Osteoporosis and Osteopenia
Osteoporosis is a progressive disease, which means porous bones. This occurs due a gradual loss of calcium from the bones until they become extremely porous and weak. When the bones can no longer support the body’s weight, they fracture. Bone loss occurs most commonly in the spine, ribs, and hips. Bone loss normally declines after the age of 35-40 years of age, but accelerates in patients with osteoporosis. Medical conditions that promote osteoporosis include endocrine problems, diabetes, kidney and liver disease, gallbladder dysfunction, rheumatoid arthritis, and anorexia. Other conditions are Marfan’s syndrome, Ehlers-Danlos syndrome and osteogenesis imperfecta. Other risk factors are vegetarian diet, alcohol, and exposure to cigarette smoke, and a high daily consumption of dark sodas. Some medications contribute to reduced bone density, such as methotrexate, corticosteroids, Lasix, Dilantin, and stomach acid blockers.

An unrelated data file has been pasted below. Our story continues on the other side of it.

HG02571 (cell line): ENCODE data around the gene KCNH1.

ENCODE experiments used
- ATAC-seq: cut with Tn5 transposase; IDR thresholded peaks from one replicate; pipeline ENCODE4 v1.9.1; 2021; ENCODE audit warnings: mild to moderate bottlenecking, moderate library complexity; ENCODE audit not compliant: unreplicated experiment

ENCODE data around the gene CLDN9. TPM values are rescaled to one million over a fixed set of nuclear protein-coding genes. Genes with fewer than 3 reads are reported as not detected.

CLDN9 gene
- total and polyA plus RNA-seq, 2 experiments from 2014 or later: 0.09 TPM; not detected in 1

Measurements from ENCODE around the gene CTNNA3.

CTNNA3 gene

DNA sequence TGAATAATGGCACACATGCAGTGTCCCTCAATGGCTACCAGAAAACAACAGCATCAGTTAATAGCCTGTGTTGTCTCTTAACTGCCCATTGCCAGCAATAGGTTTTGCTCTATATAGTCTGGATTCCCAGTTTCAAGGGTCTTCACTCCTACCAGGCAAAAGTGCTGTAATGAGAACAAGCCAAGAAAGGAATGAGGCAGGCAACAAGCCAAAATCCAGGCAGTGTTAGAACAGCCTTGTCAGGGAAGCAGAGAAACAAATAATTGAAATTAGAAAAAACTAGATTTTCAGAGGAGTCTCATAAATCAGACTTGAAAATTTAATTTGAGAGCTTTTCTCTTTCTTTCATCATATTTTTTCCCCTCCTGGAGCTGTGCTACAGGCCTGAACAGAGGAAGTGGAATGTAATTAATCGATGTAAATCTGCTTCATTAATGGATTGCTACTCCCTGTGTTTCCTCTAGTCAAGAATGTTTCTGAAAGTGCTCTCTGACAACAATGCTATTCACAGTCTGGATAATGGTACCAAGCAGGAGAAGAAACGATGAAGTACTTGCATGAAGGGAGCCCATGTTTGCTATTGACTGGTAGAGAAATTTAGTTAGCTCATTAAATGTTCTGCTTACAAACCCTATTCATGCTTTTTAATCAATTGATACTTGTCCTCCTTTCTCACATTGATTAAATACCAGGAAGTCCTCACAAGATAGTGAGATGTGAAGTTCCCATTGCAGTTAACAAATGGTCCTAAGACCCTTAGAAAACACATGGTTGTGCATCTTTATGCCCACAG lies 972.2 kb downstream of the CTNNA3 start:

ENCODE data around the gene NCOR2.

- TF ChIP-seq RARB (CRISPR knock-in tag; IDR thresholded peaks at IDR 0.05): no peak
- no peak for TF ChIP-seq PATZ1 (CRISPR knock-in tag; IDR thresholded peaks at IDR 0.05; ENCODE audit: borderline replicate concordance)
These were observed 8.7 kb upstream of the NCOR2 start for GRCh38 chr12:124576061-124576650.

Balance between bone cells, osteoblasts and osteoclasts, are required to stimulate healthy bones. Weight-bearing exercises and whole body vibration stimulates bone growth. Osteoclasts dissolve older bone cells leaving tiny unfilled spaces, and osteoblasts move into those spaces and produce new bone. But this process requires healthy hormone function. Osteoporosis can occur when osteoclasts dissolve more bone than what the osteoblasts are able to replace. Progesterone promotes the production of osteoblasts to build new bone. According to Chinese medicine, the kidney vitality and function as well as preventing blood stagnation, while improving circulation, are related to bone health. Therefore, calcium and mineral supplements, weight-bearing exercise and whole body vibration, and good kidney and blood circulation, support good bone function.
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Rauch, F., Sievanen, H., Boonen, S., Cardinale, M., et al. Reporting whole-body vibration intervention studies: Recommendations of the International Society of Musculoskeletal and Neuronal Interactions. Journal of Musculoskeletal and Neuronal Interactions, 2010; 10(3): 193-198.
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